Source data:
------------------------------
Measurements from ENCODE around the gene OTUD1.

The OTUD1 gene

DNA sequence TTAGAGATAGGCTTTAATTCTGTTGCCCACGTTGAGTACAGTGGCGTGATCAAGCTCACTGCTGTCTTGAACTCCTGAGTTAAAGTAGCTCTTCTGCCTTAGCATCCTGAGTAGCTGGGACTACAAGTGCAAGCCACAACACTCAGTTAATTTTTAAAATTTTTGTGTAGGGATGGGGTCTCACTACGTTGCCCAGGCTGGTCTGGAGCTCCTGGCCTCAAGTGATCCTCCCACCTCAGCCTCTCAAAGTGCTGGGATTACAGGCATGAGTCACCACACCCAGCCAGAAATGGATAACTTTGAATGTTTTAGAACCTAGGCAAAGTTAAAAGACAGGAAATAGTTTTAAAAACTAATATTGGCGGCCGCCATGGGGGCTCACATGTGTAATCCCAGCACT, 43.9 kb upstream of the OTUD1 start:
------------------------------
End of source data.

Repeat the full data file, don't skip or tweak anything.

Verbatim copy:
Measurements from ENCODE around the gene OTUD1.

The OTUD1 gene

DNA sequence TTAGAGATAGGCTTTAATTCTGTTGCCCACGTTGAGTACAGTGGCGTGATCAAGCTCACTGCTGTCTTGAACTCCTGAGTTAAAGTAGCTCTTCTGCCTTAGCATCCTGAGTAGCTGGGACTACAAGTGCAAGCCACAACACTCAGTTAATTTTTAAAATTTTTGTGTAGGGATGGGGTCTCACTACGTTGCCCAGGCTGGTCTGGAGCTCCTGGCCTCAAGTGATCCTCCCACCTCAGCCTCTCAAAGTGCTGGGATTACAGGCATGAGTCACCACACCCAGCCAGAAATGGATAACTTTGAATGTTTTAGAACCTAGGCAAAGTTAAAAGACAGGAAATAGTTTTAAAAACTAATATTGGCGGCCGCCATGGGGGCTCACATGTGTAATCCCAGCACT, 43.9 kb upstream of the OTUD1 start: